So De Palma incites consideration of a great (and often undervalued) tradition in cinema, a specific aesthetic and cultural context – alongside other masters including Sergio Leone, Jerry Lewis, Kathryn Bigelow, Dario Argento, Joe Dante, Bigas Luna and George Miller, all the way up to Alfred Hitchcock, Henri-Georges Clouzot, Vera Chytilová, Fritz Lang and Akira Kurosawa. That is to say, the masters of pure cinema, at the very least in a certain sensational tradition. (7) But we also wonder, with impurity, whether there is a more properly sentimental approach to the experience of De Palma’s movies that is just as important and valid.
It can sometimes be suspected that certain directors are important not so much (or not only) for the intrinsic richness of their art, as for their significance at a particular moment in a moviegoer’s life. Some filmmakers open up something crucial for us as cinephiles, a way of seeing, understanding and (let’s not forget) enjoying the medium of cinema. This process is not bound by cinema history, but rather is keyed to the vicissitudes of personal history – it doesn’t matter whether you paid your ticket to Carrie (1976) as an adult in the ‘70s or whether you stumbled upon Femme Fatale (2002) as a teenager in the new online millennium – the same kick, the same flash of discovery can apply. Whatever the time or place, for over 55 years now, the revelation of De Palma’s work has been there, lying in wait for you.
And this, after all, is not simply a once-in-a-lifetime experience. Just as theories of psychological development teach us that no layer of an individual – as a baby, a child, an adolescent, etc. – ever completely disappears, and always co-exists (sometimes in friction) alongside the subsequent layers, so too the discovery of De Palma is something we can always re-live, with each major new film of his that we encounter. That thrill is inexhaustible …
There is a De Palma Age in the autobiographies of many of us – just as there is an Anaïs Nin Age or a David Bowie Age. Are we thereby suggesting that the appeal of De Palma’s art is essentially adolescent – if not nerdish – and that its ideal spectator is something like the wide-eyed teenager played by Keith Gordon in Dressed to Kill (1980), turned on by the gee-whiz mechanics of audio-visual devices? Not exactly: that would be to play into the hands of the smug humanists once again, placing De Palma at a low level of the aesthetic and cultural hierarchy. Rather, there is a dare to spectators from De Palma: to take the pure with the impure, and to interrelate them in our minds as ingeniously as he himself does in cinematic language.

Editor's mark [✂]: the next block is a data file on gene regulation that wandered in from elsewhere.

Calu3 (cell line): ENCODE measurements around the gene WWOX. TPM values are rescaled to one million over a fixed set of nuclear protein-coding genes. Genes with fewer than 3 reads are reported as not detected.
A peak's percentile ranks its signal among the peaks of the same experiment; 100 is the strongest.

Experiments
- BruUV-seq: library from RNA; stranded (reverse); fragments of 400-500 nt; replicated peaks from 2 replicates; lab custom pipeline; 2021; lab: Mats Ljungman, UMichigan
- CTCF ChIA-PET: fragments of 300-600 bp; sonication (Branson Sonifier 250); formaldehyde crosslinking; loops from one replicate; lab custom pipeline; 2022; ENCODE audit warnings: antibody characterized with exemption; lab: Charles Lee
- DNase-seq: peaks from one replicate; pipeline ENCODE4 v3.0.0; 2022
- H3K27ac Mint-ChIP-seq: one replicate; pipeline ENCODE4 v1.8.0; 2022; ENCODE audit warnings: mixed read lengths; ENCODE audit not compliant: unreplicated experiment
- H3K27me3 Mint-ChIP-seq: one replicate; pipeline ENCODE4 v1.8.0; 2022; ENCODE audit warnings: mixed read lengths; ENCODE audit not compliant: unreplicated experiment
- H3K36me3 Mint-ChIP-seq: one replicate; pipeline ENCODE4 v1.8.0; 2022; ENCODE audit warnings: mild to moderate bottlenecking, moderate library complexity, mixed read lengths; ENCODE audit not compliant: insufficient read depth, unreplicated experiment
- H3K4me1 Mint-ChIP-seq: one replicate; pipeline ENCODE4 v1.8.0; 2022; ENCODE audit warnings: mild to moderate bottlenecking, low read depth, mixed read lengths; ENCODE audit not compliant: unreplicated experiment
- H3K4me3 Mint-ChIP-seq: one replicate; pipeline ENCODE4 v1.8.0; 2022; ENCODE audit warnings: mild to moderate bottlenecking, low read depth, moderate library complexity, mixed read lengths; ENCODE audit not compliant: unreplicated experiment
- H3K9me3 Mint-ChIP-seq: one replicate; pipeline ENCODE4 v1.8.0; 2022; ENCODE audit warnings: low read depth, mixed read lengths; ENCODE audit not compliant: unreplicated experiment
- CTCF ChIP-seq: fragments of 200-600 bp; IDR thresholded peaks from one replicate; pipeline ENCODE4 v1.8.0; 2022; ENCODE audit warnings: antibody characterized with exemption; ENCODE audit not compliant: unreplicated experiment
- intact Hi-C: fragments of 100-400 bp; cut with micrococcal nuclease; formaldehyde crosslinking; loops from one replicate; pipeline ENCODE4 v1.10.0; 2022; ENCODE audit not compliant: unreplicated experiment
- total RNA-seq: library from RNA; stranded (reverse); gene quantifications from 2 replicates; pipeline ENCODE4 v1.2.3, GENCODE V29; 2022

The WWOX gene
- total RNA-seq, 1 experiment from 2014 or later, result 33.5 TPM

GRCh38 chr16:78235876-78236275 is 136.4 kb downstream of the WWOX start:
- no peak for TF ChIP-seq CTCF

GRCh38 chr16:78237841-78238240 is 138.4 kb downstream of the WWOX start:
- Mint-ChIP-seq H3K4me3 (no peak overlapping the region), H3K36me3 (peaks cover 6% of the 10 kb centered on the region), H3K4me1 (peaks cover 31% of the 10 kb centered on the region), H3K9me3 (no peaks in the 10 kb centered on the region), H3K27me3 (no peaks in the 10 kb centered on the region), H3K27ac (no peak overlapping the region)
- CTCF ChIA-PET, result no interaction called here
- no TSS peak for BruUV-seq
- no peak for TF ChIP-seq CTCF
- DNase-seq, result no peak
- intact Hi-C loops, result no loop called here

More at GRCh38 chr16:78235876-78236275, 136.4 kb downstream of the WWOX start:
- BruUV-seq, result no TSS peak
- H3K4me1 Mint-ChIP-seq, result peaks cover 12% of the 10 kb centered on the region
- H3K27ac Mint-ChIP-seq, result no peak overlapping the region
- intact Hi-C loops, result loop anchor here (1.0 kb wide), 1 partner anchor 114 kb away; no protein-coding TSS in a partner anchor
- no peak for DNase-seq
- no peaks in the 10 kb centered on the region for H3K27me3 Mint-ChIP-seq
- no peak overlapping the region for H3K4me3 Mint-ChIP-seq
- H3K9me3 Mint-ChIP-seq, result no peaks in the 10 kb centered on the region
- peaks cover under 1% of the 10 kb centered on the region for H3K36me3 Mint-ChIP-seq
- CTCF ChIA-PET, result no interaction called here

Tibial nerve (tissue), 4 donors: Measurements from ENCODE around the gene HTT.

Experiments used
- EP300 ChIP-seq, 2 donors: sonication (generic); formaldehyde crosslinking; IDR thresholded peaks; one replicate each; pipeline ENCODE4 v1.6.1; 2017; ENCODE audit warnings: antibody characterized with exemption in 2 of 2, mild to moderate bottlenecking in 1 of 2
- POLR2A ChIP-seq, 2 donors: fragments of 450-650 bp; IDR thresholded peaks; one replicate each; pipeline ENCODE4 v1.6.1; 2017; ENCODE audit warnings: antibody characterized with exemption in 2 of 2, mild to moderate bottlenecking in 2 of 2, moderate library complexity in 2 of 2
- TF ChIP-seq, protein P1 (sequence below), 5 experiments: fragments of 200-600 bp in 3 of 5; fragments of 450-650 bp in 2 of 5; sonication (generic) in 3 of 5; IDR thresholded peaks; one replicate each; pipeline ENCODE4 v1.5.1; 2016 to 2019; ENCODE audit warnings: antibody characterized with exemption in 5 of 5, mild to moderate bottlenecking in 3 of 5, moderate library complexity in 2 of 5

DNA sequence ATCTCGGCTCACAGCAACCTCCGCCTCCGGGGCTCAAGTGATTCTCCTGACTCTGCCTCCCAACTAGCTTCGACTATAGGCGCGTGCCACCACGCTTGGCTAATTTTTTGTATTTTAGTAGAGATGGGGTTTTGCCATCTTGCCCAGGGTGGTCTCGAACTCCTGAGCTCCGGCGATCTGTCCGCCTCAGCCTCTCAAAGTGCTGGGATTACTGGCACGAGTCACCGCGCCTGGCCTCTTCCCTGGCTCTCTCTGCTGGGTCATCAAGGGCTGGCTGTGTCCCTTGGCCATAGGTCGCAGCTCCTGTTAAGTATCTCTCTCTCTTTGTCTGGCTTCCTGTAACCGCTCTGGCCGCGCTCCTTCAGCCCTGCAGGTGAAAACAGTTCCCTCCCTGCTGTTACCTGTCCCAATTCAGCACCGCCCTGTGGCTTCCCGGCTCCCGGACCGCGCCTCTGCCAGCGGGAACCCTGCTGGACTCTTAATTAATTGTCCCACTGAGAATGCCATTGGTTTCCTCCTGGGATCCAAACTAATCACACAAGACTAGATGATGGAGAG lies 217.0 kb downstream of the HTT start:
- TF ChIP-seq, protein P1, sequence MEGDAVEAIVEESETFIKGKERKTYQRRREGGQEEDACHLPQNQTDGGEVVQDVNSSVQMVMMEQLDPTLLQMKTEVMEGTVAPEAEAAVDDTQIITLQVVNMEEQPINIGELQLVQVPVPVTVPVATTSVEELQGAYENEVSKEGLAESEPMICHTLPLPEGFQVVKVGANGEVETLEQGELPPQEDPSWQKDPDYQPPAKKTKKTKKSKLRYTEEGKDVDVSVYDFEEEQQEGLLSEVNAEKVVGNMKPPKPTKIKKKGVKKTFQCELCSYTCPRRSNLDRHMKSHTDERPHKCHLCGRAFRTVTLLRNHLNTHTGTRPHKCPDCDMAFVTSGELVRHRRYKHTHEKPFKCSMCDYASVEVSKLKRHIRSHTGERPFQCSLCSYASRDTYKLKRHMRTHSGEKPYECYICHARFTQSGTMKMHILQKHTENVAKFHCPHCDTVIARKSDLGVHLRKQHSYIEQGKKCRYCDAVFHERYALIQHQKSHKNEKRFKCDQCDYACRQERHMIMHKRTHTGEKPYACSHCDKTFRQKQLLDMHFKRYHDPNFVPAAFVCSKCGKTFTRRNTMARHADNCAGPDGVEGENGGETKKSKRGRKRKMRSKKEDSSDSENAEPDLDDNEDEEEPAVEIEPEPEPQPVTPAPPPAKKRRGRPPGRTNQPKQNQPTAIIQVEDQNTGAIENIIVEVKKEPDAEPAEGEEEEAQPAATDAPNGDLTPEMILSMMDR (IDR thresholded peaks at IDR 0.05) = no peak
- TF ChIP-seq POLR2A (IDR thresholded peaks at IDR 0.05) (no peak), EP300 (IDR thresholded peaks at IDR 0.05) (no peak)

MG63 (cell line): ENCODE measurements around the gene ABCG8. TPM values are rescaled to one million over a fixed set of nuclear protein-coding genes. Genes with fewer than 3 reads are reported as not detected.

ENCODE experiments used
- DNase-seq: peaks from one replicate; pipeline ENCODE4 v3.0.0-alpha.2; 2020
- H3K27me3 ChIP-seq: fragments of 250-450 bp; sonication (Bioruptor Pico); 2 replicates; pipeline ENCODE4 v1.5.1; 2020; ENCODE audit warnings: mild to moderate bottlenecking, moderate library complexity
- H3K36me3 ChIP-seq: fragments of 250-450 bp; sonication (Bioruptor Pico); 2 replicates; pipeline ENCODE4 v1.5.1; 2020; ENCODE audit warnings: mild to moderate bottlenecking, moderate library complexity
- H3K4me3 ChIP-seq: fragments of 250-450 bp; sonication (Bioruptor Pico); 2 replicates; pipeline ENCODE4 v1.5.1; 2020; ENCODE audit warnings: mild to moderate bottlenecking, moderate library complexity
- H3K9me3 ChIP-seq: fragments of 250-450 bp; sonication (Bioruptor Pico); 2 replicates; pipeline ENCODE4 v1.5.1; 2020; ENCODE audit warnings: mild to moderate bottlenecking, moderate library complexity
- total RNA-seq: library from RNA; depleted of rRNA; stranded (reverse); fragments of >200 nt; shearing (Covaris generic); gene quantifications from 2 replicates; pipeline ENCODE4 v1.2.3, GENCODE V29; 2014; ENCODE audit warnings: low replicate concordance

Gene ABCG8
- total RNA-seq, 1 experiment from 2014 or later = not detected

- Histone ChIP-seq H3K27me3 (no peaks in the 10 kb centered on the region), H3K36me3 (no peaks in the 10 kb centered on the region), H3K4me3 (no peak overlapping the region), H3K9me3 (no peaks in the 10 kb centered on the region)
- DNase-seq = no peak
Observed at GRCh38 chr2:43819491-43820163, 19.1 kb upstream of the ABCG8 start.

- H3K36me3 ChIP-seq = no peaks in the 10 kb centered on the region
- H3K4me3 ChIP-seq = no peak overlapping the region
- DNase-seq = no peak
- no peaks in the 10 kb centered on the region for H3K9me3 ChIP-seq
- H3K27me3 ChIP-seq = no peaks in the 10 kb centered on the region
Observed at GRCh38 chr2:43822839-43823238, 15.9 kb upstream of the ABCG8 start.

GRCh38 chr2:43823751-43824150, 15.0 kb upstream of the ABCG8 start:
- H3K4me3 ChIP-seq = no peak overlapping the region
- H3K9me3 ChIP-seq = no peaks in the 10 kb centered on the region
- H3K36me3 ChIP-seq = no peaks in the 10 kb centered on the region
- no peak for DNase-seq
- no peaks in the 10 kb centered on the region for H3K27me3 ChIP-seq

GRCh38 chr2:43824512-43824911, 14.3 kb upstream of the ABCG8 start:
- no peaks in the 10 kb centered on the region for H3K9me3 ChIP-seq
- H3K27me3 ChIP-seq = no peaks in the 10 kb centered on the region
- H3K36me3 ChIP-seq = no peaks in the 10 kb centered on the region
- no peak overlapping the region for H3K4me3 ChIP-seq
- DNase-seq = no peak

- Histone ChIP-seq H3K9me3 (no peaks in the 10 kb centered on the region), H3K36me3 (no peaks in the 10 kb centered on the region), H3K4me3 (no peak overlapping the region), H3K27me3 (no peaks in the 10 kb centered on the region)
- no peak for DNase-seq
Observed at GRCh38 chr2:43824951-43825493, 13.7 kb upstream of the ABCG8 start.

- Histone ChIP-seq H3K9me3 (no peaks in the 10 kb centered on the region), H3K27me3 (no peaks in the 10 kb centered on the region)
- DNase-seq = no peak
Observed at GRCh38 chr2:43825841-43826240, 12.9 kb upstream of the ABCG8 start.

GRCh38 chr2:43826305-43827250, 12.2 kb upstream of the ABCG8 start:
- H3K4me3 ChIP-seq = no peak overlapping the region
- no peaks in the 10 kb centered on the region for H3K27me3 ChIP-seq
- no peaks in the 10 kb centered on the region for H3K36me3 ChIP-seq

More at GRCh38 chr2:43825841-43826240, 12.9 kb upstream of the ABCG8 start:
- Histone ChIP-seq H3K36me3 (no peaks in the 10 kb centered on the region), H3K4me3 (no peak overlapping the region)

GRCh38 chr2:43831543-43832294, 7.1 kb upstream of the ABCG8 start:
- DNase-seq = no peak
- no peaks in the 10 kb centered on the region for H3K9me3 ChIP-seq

Right now, we can imagine a budding young filmmaker or critic discovering a De Palma movie for the first time, soaking up its elaborate formal conceits, and having his or her eyes and ears opened by all the amazing, boundlessly clever tricks with time, space, narrative and perspective. We cannot today imagine the cinema – or life as a cinephile – without the dazzling, virtuosic, mind-boggling games that De Palma has opened up for us, and that he explores at the height of his inventiveness.
2. For an intriguing (if excessively abstracted) account of De Palma’s place in a strictly defined pure cinema tradition, see Bruce Isaacs, The Art of Pure Cinema: Hitchcock and His Imitators (London: Oxford University Press, 2020). back
3. See interview in Joseph Gelmis, The Film Director as Superstar (Penguin, 1970), p. 61. back
4. Thomas Elsaesser, The Persistence of Hollywood (Routledge, 2012), p. 59. back
5. Ibid. back
6. Michael Henry Wilson, “Brian De Palma”, in Jean-Pierre Coursodon (ed.), American Directors Volume II (McGraw-Hill, 1983), p. 86. back
7. Pure cinema is, ultimately, many things (and this would be where we depart from Bruce Isaacs’ argument – see note 2). If pure cinema, as a term or an idea, cannot encompass the formalist comedy of Ernst Lubitsch or Frank Tashlin, the melodrama of Michael Powell & Emeric Pressburger or Douglas Sirk, the impassioned minimalism of Chantal Akerman or Michael Snow, the baroque visions of Josef von Sternberg, the paroxysmic fragmentation of Godard and John Cassavetes or the frenetic vitalism of Boris Barnet – not just the reflexive shocks, games and abstractions of the thriller/horror/action genre – what use is it, finally? Hitchcock (among others) named it, but he doesn’t own it! back
© Cristina Álvarez López & Adrian Martin April/May 2018